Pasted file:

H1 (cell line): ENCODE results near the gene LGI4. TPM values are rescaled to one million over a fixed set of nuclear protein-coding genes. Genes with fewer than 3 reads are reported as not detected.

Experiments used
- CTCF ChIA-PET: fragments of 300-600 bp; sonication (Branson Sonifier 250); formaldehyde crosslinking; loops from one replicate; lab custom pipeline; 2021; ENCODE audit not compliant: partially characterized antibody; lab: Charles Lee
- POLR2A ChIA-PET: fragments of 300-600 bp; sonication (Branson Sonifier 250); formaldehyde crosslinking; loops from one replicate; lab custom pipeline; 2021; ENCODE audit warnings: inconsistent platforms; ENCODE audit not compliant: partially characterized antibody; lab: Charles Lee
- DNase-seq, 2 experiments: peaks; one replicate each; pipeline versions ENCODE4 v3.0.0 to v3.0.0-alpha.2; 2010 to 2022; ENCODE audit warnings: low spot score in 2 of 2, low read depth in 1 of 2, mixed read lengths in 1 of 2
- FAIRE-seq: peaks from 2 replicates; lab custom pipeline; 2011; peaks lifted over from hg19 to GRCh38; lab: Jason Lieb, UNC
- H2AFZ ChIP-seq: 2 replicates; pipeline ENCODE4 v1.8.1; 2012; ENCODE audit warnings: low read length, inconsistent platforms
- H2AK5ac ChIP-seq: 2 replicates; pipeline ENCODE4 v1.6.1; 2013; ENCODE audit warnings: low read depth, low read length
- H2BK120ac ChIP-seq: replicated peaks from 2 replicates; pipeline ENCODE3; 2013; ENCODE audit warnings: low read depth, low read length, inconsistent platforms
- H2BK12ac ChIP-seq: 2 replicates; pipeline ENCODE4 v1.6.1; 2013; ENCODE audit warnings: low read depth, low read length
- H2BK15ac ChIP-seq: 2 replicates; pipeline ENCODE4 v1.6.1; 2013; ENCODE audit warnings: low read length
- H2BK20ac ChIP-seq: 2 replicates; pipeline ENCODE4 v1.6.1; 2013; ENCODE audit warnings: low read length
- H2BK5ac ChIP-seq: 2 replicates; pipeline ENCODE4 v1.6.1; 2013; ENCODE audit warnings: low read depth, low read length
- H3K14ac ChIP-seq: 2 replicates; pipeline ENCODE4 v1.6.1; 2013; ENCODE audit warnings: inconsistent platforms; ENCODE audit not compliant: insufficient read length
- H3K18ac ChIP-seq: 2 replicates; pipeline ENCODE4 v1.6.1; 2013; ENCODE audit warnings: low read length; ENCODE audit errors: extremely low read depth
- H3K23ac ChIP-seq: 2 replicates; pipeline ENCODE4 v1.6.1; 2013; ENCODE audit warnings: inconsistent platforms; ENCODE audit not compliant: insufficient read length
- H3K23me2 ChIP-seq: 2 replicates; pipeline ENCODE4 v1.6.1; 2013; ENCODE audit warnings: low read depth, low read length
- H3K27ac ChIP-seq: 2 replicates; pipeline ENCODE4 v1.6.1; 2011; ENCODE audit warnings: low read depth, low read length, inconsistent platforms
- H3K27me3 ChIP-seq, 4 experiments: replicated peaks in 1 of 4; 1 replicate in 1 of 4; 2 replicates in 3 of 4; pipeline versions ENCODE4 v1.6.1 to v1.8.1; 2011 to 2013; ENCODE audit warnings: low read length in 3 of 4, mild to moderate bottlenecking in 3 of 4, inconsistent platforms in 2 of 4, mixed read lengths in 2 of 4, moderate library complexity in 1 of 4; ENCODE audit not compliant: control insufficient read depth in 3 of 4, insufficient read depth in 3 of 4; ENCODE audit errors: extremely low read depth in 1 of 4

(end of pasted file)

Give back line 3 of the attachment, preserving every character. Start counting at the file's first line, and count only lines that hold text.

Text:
- CTCF ChIA-PET: fragments of 300-600 bp; sonication (Branson Sonifier 250); formaldehyde crosslinking; loops from one replicate; lab custom pipeline; 2021; ENCODE audit not compliant: partially characterized antibody; lab: Charles Lee